“Comfortable period B&B, full of character, with many thoughtful extras” - AA Inspector
- Social distancing and safety measures in place
- Follows government and industry guidelines for COVID-19
- Signed up to the AA COVID Confident Charter
As a small bed and breakfast our Risk Assessment also includes our procedures for managing the premises, inside and out, in line with the guidance from the Welsh government for the safety of our guests. These procedures will be reviewed on an ongoing basis as we adapt and learn understanding taking into account our guests needs and expectations.
Our Inspector's view
Located in a quiet area of Llandudno, Bryn Derwen is just a short walk from the main shopping area and local restaurants. A friendly welcome is assured at this impressive Victorian house, which retains many original features such as tiled floors and fine stained-glass windows. Decor and furnishings highlight the historic charm of the property, which is most apparent in the sumptuous lounges and attractive dining room. A choice of individually styled bedrooms is offered, and all are equipped with many thoughtful extras.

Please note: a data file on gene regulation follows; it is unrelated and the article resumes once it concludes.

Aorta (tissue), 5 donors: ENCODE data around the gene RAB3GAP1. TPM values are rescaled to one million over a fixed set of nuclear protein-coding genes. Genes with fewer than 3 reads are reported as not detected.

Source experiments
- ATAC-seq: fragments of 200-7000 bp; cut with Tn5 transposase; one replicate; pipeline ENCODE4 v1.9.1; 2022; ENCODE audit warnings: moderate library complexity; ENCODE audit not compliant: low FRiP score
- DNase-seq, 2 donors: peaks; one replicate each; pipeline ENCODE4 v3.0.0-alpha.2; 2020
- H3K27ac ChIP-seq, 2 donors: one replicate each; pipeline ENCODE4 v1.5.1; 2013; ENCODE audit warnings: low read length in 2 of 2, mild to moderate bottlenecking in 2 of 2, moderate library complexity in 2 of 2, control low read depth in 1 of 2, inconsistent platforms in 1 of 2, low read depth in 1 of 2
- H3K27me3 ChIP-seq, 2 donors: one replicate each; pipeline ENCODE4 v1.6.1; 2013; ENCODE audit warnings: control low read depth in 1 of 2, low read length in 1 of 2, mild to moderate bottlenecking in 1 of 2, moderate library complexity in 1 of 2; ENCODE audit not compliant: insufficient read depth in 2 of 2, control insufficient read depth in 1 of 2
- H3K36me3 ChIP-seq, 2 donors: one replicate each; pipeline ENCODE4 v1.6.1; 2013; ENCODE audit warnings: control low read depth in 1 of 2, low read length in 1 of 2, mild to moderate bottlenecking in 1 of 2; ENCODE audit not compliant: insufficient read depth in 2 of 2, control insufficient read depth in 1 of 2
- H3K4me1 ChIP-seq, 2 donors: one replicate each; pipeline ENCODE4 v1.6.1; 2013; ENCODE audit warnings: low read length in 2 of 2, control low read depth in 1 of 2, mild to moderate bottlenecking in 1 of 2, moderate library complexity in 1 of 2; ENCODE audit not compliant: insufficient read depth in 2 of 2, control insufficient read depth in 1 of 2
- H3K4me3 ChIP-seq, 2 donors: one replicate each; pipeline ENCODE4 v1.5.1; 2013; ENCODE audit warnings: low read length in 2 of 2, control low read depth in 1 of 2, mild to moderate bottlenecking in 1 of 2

Awards, accolades & Welcome Schemes
Facilities – at a glance
- Rooms 9
- Free TV
- DVD Player
- Lounge with TV
- Lounge without TV
- Open parking
- Steps for wheelchair: 6
- Maximum number of guests: f
Also in the area
About the area
The majority of the population of Conwy lives along its picturesque coastline, while a third of the county falls within jaw-dropping landscape of the Snowdonia National Park. The town of Conwy, which takes its name from the county (which in turn was named after the river that runs through it), is undoubtedly one of the great treasures of Wales.
Three fine bridges – Thomas Telford’s magnificent suspension bridge of 1822, Robert Stephenson’s tubular railway bridge, and a newer crossing – all stretch over the estuary beneath the castle, allowing both road and the railway into this medieval World Heritage Site. Pride of place goes to the castle, dating back to 1287.
Conwy is the most complete walled town in Britain, with walls measuring an impressive six feet in thickness and 35 feet in height. The walkway along the top offers splendid over-the-rooftop views of the castle, the estuary and the rocky knolls of nearby village of Deganwy. At the wall’s end, steps descend to the quayside where fishermen sort their nets and squawking seagulls steal scraps.
Restaurants and Pubs
Recommended things to do
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